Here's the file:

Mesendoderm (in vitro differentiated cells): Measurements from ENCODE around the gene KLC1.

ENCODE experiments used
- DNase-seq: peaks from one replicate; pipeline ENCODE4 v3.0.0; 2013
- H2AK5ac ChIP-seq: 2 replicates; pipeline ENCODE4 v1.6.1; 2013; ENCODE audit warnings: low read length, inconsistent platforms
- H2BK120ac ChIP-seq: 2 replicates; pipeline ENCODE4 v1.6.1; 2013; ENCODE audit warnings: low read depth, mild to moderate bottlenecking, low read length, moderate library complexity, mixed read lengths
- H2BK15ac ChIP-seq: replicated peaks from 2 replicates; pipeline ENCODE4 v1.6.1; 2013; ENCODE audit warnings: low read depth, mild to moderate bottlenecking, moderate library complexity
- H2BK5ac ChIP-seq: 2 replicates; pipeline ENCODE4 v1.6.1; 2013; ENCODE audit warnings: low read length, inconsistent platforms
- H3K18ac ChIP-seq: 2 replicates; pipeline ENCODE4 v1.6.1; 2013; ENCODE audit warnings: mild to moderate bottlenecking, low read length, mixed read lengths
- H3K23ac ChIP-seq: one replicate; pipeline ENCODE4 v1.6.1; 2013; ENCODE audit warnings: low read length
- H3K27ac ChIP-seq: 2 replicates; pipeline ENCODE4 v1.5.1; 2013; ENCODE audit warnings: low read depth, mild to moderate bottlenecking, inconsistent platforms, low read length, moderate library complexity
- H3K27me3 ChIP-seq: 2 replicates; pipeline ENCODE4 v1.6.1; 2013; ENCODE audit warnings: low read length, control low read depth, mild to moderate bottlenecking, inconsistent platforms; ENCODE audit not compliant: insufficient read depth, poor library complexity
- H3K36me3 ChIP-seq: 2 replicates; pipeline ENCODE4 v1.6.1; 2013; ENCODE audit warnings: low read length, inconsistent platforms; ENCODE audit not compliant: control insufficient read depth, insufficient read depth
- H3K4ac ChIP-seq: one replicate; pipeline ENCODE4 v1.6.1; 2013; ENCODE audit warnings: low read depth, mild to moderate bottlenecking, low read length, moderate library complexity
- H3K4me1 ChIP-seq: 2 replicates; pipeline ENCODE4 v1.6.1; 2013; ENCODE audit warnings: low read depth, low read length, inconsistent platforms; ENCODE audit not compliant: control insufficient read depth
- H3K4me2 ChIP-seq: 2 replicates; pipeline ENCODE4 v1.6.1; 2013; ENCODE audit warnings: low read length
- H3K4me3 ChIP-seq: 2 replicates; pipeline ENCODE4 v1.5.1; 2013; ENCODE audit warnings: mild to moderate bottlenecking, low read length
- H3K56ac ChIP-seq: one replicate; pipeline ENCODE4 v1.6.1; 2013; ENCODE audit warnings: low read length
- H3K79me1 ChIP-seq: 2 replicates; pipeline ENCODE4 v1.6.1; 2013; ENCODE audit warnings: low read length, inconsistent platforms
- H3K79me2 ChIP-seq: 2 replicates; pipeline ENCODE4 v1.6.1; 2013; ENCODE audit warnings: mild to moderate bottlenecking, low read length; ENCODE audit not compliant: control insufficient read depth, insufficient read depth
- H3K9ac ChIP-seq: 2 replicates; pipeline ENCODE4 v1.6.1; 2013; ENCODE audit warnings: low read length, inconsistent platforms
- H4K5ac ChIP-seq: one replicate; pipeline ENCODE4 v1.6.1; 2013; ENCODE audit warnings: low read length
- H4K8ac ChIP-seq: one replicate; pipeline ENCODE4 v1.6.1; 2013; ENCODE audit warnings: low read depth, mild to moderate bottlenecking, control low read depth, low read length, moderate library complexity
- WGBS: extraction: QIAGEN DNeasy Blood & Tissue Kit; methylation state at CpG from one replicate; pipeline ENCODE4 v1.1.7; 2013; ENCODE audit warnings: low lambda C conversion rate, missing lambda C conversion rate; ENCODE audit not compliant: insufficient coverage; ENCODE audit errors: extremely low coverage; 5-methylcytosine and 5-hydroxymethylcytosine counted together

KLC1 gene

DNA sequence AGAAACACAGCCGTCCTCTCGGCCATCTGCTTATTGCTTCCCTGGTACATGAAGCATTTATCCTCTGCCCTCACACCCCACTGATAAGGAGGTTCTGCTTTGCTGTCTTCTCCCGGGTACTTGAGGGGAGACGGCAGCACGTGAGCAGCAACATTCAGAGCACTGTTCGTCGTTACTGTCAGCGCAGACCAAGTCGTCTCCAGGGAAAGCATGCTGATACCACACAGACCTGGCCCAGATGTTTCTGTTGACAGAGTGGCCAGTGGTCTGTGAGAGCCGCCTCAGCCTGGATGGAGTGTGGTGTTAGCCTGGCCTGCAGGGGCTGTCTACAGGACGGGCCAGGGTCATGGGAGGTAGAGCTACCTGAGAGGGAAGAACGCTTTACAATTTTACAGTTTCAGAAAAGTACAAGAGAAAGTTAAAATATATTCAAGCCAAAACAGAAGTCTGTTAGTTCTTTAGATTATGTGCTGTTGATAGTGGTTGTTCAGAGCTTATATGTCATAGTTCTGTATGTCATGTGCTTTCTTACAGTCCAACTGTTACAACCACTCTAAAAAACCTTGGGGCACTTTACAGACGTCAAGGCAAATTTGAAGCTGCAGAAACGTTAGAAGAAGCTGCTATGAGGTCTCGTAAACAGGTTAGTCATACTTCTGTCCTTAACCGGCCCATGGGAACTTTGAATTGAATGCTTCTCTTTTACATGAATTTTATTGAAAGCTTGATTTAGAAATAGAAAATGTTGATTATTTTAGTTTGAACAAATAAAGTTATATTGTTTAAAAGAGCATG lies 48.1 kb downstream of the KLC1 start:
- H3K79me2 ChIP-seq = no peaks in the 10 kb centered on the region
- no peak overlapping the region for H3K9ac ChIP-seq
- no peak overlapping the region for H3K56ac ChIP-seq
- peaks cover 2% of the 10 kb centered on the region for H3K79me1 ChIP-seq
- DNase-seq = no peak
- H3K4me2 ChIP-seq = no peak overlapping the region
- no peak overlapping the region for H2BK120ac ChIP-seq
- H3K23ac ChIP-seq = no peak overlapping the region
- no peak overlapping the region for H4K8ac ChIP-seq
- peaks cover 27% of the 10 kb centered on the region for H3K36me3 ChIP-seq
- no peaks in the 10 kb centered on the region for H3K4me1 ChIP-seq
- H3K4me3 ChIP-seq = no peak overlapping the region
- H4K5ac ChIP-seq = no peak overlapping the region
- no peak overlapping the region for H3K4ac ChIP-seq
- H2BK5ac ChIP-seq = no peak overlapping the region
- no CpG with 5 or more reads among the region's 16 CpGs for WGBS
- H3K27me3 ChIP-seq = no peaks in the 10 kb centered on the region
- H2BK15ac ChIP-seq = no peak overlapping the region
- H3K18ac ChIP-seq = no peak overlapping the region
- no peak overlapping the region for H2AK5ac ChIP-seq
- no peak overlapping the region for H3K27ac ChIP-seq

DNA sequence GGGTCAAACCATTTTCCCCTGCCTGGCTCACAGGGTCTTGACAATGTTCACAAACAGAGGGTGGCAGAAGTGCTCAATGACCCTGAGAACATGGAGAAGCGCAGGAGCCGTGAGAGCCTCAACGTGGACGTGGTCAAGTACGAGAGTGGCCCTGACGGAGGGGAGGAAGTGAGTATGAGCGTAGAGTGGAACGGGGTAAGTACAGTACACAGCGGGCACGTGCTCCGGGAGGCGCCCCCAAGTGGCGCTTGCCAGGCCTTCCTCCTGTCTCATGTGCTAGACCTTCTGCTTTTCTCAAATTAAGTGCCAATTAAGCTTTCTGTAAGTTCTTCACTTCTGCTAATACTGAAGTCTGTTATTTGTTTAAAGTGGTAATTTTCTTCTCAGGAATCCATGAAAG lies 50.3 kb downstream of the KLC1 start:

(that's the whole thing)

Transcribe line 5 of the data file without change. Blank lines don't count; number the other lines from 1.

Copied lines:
- H2BK120ac ChIP-seq: 2 replicates; pipeline ENCODE4 v1.6.1; 2013; ENCODE audit warnings: low read depth, mild to moderate bottlenecking, low read length, moderate library complexity, mixed read lengths